On Tuesday, Anime News Network reported that Saban acquired the global rights to Digimon outside of Asia. The company will partner with MarVista Entertainment to distribute the property, while Toei Animation handles licensing and distribution within Asia. The company’s rights include Digimon Fusion, the newest title in the franchise, and “over 250 library half hours”, according to ICv2. Saban will debut Digimon Fusion to potential broadcasters and distributors at Cannes’s MIPCOM, which runs from October 8 – 11.

Saban’s announcement of new content shouldn’t come as much of a surprise to those that watch the market. The company returned to the licensing fray in June, when Saban subsidiary Kidsco bought the broadcast licenses to a number of properties as part of a joint purchase with Konami. Specifically, Kidsco ended up with the following:

  • Dragon Ball Z Kai
  • Cubix
  • Sonic X

The company also purchased the rights to 4Kids’s Toonzai programming block, which was re-branded and re-launched on August 25 as Vortexx. Vortexx launched with a combination of 4Kids’s old shows, as well as a number of old Saban properties like Power Rangers and WWE Saturday Morning Slam. However, since Saban is actively shopping to other networks, I’m not expecting the show to hit Vortexx in the near future.

What’s particularly interesting in this acqusition is the fact that Saban is once again the major rights-holder for the franchise in the west. The company aired the first Digimon Adventure series in 1999 under its Fox Family Worldwide brand. The company would go on to broadcast the second season of Adventure and Digimon Tamers, and release the Digimon movie to theaters. Afterwards, the series bounced from licensee to licensee, as Sensation Animation would acquire broadcast rights to Digimon Fusion and Digimon Data Squad would be broadcast by Disney.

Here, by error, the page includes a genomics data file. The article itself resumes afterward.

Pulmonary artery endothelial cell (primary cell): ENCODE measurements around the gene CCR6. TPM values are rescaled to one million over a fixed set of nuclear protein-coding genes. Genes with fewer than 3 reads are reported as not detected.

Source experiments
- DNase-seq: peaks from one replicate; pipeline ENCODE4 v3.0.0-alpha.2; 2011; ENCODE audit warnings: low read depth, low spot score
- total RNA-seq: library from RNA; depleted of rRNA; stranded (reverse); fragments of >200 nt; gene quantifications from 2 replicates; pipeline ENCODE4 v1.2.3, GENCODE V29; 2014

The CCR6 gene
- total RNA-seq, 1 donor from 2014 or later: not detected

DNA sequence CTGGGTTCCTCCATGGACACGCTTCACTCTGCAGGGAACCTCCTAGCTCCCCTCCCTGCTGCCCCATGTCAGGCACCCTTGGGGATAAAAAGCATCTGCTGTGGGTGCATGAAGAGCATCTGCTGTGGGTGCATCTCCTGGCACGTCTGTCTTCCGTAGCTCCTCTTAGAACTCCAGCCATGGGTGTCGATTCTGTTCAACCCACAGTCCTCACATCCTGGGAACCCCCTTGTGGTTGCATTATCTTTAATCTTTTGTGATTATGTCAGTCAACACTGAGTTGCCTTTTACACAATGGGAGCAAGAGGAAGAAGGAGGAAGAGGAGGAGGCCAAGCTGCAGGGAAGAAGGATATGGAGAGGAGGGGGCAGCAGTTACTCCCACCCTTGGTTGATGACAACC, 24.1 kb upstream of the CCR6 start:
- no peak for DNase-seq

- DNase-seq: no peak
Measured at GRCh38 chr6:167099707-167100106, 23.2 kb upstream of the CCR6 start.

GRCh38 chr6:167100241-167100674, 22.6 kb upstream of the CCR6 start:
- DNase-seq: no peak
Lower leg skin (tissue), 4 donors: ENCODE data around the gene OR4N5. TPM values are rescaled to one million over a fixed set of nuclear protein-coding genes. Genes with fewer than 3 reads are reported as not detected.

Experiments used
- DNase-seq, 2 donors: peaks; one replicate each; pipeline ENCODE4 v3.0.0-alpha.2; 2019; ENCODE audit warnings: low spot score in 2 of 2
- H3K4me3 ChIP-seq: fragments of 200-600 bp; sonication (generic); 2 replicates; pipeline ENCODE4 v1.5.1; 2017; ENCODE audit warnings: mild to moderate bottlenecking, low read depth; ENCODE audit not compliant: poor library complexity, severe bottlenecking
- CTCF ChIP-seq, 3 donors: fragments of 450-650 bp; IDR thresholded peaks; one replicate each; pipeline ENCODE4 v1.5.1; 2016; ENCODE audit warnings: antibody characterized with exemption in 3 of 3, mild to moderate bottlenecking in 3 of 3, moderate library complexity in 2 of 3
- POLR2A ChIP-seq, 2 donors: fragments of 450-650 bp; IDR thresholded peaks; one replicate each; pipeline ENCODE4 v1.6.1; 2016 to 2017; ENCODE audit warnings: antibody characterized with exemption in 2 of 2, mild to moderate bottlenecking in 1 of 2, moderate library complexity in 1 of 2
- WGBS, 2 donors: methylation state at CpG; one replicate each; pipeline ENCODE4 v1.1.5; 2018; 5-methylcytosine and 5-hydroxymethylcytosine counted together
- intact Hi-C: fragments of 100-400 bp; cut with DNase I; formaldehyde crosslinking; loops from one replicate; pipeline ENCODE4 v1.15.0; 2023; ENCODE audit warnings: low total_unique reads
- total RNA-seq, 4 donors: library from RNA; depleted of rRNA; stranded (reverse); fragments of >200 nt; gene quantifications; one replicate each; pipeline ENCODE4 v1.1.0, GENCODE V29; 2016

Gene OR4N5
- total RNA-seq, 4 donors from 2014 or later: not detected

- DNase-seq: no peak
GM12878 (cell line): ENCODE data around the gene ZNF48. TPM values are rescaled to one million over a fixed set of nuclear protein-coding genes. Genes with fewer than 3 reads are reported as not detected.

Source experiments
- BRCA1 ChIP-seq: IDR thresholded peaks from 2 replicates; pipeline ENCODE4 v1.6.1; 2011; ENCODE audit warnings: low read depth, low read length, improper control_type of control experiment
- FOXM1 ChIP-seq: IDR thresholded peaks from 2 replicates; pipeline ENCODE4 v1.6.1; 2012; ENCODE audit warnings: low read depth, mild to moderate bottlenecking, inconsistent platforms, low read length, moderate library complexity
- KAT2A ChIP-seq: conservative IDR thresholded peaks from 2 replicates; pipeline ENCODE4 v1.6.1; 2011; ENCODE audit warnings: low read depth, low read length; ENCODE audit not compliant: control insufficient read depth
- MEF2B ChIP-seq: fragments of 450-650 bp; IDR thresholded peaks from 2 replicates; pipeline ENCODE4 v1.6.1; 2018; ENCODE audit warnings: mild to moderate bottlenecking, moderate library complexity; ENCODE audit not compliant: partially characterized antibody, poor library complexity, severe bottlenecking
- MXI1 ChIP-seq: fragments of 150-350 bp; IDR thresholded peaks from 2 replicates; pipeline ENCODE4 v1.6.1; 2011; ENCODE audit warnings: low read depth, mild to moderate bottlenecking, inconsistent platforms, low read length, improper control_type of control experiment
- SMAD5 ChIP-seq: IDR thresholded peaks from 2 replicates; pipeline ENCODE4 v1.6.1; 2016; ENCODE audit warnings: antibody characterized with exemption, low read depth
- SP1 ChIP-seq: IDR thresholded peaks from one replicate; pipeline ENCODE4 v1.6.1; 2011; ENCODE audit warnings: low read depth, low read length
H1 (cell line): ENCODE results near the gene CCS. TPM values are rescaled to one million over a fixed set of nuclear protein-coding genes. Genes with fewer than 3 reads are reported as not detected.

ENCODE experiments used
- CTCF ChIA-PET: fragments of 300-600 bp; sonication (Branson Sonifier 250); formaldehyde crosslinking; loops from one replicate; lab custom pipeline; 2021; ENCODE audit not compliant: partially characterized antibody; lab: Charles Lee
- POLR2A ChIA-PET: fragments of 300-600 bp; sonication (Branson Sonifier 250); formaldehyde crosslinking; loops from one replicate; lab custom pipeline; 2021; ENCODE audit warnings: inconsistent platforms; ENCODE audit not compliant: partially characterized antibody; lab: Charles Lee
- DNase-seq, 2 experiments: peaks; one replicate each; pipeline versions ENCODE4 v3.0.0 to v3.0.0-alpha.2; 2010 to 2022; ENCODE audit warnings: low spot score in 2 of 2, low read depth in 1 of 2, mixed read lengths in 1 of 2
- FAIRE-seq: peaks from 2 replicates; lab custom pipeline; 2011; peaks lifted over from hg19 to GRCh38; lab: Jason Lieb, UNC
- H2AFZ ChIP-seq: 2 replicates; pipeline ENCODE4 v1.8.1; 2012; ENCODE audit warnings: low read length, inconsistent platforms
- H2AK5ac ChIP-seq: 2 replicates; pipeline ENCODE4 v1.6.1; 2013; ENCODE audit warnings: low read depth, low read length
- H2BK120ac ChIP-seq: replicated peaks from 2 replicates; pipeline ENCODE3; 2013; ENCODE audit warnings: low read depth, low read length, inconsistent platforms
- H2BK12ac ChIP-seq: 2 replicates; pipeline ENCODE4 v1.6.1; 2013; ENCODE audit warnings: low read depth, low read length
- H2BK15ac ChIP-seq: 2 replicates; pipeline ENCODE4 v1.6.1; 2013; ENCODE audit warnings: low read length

At this point, I’m curious as to how Saban will market the brand in the west. With New Video’s release of Digimon Adventure‘s first season due in two weeks, we could see some interest revived by the consumer market. This depends on a number of factors, though, which include distribution to brick and mortar retalers, reach in the first week, and word-of-mouth conversions. Success of the first season could make Saban’s pitch of Fusion easier, as broadcasters would be less apprehensive about purchasing a show that can perform at retail. The more realistic scenario of the DVDs performing decently, but not enjoying a wide spread could still be spun as a positive by Saban, as they could indicate some form of demand for the product. How effective it would be in the sales pitch, though, would vary greatly, depending on sales and general performance in the market.